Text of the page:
Most recently, members of the FoFNL Committee carried out the onerous, but necessary FNL Station Survey. This is done every five years or so, and covers all aspects of all the stations on the line from the point of view of passengers and prospective passengers. The findings are passed on to ScotRail and Network Rail who have responded well in the past - they're just as keen for things to be right as we are!
In the latest edition of FNE we listed our current aims. These include another passing loop somewhere at the northern end of the line, as well as consideration of providing an all-day shuttle service between Thurso and Wick. We'd also like to see a better arrangement near Georgemas Junction with the addition of a chord to allow trains to travel directly to and from Thurso without reversing. If a new station were to be built at Halkirk it would be possible for alternate trains to terminate at one of the two termini, the passengers for the other being picked up by the shuttle train.
A major issue of concern for us, which is reflected in the station survey, is the lack of an integrated transport system where switching modes is easy and journey planning assisted by full information and through ticketing. A passenger alighting from a train at most Far North Line stations will not be able to find out whether, where or when there are buses to complete their journey. This is largely the result of a history in the UK of allowing unregulated bus services to operate completely independently of the rail system. If we are going to achieve modal shift this is an area that the government needs to focus on. I think much can be learned from countries, such as Switzerland, which don't seem to find it a problem.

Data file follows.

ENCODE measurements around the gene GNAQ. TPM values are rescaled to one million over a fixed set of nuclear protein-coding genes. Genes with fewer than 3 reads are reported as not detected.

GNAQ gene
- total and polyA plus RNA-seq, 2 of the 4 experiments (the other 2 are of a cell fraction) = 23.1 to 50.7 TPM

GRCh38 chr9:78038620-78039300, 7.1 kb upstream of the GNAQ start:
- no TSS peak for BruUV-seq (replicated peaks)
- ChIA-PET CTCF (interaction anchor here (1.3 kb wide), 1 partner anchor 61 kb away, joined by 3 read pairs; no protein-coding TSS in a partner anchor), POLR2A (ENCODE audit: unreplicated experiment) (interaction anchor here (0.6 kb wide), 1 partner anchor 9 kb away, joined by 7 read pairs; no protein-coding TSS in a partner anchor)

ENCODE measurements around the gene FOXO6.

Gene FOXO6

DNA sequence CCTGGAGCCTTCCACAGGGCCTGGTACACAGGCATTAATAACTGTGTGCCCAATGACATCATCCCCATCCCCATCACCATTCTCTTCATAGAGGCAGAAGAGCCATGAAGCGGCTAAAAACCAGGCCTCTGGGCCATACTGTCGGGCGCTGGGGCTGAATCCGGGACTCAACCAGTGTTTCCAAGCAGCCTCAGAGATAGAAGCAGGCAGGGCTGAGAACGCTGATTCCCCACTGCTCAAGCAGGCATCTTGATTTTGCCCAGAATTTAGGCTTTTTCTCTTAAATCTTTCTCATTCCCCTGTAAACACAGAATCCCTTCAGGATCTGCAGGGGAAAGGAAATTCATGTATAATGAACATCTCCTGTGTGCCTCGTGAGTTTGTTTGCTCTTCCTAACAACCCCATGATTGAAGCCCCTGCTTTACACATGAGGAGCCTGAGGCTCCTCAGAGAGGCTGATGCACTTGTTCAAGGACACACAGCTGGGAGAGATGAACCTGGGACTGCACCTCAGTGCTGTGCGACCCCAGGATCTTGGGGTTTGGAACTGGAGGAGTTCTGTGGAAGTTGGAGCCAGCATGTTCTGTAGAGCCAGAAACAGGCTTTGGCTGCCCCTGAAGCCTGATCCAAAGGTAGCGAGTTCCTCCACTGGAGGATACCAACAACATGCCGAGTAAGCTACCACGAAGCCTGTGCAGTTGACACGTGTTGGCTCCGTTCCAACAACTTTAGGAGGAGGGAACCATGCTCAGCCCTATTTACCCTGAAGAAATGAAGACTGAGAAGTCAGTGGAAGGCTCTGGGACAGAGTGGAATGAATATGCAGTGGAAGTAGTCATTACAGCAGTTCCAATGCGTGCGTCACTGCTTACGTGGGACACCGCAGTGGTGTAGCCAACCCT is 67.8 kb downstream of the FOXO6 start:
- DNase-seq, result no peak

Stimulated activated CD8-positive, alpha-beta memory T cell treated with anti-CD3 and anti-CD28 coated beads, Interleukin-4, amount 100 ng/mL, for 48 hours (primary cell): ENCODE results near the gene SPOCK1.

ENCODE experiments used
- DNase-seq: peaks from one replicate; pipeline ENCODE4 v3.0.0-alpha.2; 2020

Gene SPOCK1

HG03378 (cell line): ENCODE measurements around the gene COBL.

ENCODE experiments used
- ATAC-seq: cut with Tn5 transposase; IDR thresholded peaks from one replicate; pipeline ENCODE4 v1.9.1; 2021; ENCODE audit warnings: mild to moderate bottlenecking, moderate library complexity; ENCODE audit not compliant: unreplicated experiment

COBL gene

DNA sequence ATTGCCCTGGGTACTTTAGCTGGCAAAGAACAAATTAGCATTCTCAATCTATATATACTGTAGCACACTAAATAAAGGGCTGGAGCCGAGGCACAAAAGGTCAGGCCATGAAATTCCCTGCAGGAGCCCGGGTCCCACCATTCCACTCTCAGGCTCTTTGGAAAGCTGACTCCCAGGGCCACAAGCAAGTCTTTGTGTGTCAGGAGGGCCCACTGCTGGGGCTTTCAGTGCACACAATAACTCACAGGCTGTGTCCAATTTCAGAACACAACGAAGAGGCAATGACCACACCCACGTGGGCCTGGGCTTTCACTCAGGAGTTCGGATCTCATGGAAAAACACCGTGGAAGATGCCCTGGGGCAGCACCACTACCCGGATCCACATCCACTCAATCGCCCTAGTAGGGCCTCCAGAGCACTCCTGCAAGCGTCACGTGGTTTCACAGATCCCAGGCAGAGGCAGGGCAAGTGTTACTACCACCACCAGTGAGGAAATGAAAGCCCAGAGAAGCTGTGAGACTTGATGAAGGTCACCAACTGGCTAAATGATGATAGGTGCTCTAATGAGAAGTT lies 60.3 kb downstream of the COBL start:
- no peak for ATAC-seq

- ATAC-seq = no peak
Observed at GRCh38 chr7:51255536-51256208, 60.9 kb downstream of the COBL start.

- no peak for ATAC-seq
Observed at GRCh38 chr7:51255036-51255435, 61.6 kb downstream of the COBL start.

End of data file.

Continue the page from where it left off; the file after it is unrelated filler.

In general terms I remain optimistic about the future, as long as the politicians are able to overcome their fear of the electorate and get down to implementing the Scottish Government's policy of modal shift away from road transport. Its stated aim of a 20% reduction in car use will roughly double the number of passengers on Scottish railways. There is a very short time remaining to build in the extra capacity needed, so we need construction, not reports. However, the current economic conditions are worrying, so we need to make the case for rail even more strongly and keep it at the forefront of politicians' minds.
This report was given at our 2022 AGM